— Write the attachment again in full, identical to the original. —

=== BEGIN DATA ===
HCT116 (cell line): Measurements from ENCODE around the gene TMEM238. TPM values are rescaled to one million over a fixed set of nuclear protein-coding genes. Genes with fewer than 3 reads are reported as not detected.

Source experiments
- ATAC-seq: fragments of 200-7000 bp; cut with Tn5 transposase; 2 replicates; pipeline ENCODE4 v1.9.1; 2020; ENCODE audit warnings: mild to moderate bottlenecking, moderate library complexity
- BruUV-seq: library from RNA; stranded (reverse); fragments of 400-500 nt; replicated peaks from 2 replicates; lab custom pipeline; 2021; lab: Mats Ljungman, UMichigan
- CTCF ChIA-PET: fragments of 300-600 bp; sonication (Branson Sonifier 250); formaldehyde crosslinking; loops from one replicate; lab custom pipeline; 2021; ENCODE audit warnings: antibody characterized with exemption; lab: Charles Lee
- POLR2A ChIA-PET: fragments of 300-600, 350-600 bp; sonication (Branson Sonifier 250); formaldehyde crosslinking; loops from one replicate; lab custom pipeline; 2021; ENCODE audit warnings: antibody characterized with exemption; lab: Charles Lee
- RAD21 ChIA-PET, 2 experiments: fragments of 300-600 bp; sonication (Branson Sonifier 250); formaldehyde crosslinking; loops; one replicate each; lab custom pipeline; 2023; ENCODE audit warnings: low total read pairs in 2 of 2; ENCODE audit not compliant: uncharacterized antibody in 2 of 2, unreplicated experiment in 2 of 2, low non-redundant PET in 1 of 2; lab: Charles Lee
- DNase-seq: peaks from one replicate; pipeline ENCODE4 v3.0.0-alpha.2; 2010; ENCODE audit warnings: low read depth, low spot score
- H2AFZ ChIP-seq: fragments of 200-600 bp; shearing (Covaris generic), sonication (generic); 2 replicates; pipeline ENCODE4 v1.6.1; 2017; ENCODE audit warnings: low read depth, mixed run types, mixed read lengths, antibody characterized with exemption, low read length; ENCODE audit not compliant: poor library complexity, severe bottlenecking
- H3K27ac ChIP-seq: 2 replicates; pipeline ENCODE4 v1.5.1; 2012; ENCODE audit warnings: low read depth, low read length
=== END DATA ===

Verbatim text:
HCT116 (cell line): Measurements from ENCODE around the gene TMEM238. TPM values are rescaled to one million over a fixed set of nuclear protein-coding genes. Genes with fewer than 3 reads are reported as not detected.

Source experiments
- ATAC-seq: fragments of 200-7000 bp; cut with Tn5 transposase; 2 replicates; pipeline ENCODE4 v1.9.1; 2020; ENCODE audit warnings: mild to moderate bottlenecking, moderate library complexity
- BruUV-seq: library from RNA; stranded (reverse); fragments of 400-500 nt; replicated peaks from 2 replicates; lab custom pipeline; 2021; lab: Mats Ljungman, UMichigan
- CTCF ChIA-PET: fragments of 300-600 bp; sonication (Branson Sonifier 250); formaldehyde crosslinking; loops from one replicate; lab custom pipeline; 2021; ENCODE audit warnings: antibody characterized with exemption; lab: Charles Lee
- POLR2A ChIA-PET: fragments of 300-600, 350-600 bp; sonication (Branson Sonifier 250); formaldehyde crosslinking; loops from one replicate; lab custom pipeline; 2021; ENCODE audit warnings: antibody characterized with exemption; lab: Charles Lee
- RAD21 ChIA-PET, 2 experiments: fragments of 300-600 bp; sonication (Branson Sonifier 250); formaldehyde crosslinking; loops; one replicate each; lab custom pipeline; 2023; ENCODE audit warnings: low total read pairs in 2 of 2; ENCODE audit not compliant: uncharacterized antibody in 2 of 2, unreplicated experiment in 2 of 2, low non-redundant PET in 1 of 2; lab: Charles Lee
- DNase-seq: peaks from one replicate; pipeline ENCODE4 v3.0.0-alpha.2; 2010; ENCODE audit warnings: low read depth, low spot score
- H2AFZ ChIP-seq: fragments of 200-600 bp; shearing (Covaris generic), sonication (generic); 2 replicates; pipeline ENCODE4 v1.6.1; 2017; ENCODE audit warnings: low read depth, mixed run types, mixed read lengths, antibody characterized with exemption, low read length; ENCODE audit not compliant: poor library complexity, severe bottlenecking
- H3K27ac ChIP-seq: 2 replicates; pipeline ENCODE4 v1.5.1; 2012; ENCODE audit warnings: low read depth, low read length